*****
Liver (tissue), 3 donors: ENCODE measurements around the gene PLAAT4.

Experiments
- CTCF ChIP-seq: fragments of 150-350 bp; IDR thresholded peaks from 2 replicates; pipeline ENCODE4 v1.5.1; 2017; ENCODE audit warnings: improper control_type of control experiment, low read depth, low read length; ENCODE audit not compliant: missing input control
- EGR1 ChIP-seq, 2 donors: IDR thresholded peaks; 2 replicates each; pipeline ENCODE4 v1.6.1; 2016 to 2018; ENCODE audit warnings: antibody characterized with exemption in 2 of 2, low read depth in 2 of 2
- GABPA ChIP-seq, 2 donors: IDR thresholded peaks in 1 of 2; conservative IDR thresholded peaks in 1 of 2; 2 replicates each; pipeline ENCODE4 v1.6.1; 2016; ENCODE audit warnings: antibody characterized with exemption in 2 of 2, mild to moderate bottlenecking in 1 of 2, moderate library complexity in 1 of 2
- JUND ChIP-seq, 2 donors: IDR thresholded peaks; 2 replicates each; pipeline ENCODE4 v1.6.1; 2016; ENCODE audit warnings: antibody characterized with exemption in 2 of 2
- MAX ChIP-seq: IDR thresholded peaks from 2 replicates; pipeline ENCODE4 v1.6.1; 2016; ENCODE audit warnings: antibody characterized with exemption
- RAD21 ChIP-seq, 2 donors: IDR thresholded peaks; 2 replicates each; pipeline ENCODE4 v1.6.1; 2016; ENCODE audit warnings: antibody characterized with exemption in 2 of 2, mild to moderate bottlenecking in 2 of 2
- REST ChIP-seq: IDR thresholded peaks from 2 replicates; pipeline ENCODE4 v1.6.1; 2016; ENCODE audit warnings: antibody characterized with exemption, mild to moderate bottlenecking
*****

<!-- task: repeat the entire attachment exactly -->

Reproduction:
Liver (tissue), 3 donors: ENCODE measurements around the gene PLAAT4.

Experiments
- CTCF ChIP-seq: fragments of 150-350 bp; IDR thresholded peaks from 2 replicates; pipeline ENCODE4 v1.5.1; 2017; ENCODE audit warnings: improper control_type of control experiment, low read depth, low read length; ENCODE audit not compliant: missing input control
- EGR1 ChIP-seq, 2 donors: IDR thresholded peaks; 2 replicates each; pipeline ENCODE4 v1.6.1; 2016 to 2018; ENCODE audit warnings: antibody characterized with exemption in 2 of 2, low read depth in 2 of 2
- GABPA ChIP-seq, 2 donors: IDR thresholded peaks in 1 of 2; conservative IDR thresholded peaks in 1 of 2; 2 replicates each; pipeline ENCODE4 v1.6.1; 2016; ENCODE audit warnings: antibody characterized with exemption in 2 of 2, mild to moderate bottlenecking in 1 of 2, moderate library complexity in 1 of 2
- JUND ChIP-seq, 2 donors: IDR thresholded peaks; 2 replicates each; pipeline ENCODE4 v1.6.1; 2016; ENCODE audit warnings: antibody characterized with exemption in 2 of 2
- MAX ChIP-seq: IDR thresholded peaks from 2 replicates; pipeline ENCODE4 v1.6.1; 2016; ENCODE audit warnings: antibody characterized with exemption
- RAD21 ChIP-seq, 2 donors: IDR thresholded peaks; 2 replicates each; pipeline ENCODE4 v1.6.1; 2016; ENCODE audit warnings: antibody characterized with exemption in 2 of 2, mild to moderate bottlenecking in 2 of 2
- REST ChIP-seq: IDR thresholded peaks from 2 replicates; pipeline ENCODE4 v1.6.1; 2016; ENCODE audit warnings: antibody characterized with exemption, mild to moderate bottlenecking